Fri 13 Jan 2017
I have praised the Investment Office (and Collette Chilton) for their successes and criticized them for their pay and for the lack of transparency over performance and process. What is left to say? My (forlorn?) hope is that, over the next few years, the College can improve on the dimensions that it ought to improve on. We can be as transparent about our managers as Grinnell and about our benchmark as Amherst. We would then be in a better position to discuss more substantive issues with regard to endowment management. In the meantime, here are some final thoughts:
1) New Chief Communications Officer Jim Reische was kind enough to investigate whether or not the College’s policy with regard to transparency in the calculation of the performance of the benchmark portfolio has changed. It hasn’t. Thanks to Jim for asking!
2) Unless others object, I will probably make this series an annual lecture, a topic worth revisiting each year. Although we have regular readers at EphBlog who have been with us for more than a decade (Hi Frank!), many of our readers (mainly students and their parents) are new each year, so it makes sense to revisit these important topics, updating them with any changes in College policy.
3) What other topics would readers like to see a similar deep dive into? The latest Common Data Set (pdf) is available. And we haven’t gone through recent Form 990s or the College’s financial statements in a couple of years.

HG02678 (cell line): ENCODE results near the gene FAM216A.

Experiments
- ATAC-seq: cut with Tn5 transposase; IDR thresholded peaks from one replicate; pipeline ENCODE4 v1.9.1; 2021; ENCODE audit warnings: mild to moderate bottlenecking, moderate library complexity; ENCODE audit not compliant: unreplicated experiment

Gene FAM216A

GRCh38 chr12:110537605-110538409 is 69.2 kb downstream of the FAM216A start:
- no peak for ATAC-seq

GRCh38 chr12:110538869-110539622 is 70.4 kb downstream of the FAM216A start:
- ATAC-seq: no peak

4) Kudos to Managing Director Abigail Wattley ’05 for offering this excellent Winter Study class:
POEC 23 Endowment Investment Management
This class is designed to provide students with an overview of endowment and investment management and is taught by members of the Williams College Investment Office. The Investment Office is responsible for overseeing Williams’ $2.4 billion endowment. Through presentations, discussion, readings, and project work, Winter Study students will gain a better understanding of the various components of an institutional investment portfolio, how it is managed, and how investment managers are selected and monitored. Students will learn about portfolio theory as well as specific asset classes such as global equities, hedge funds, venture capital, buyouts, real estate, and fixed income. Students are expected to attend all on-campus classes (approx. 6 hours/week) and complete a set of relevant readings, a case study exercise, journal entries, and a final project. Students will also be required to complete an introductory excel course.
Does this mean that the Investment Office is no longer offering its usual Winter Study internship? I think that that would be an OK trade-off. Do we have any readers in the class? If I can get permission to share a copy of the syllabus, I will.
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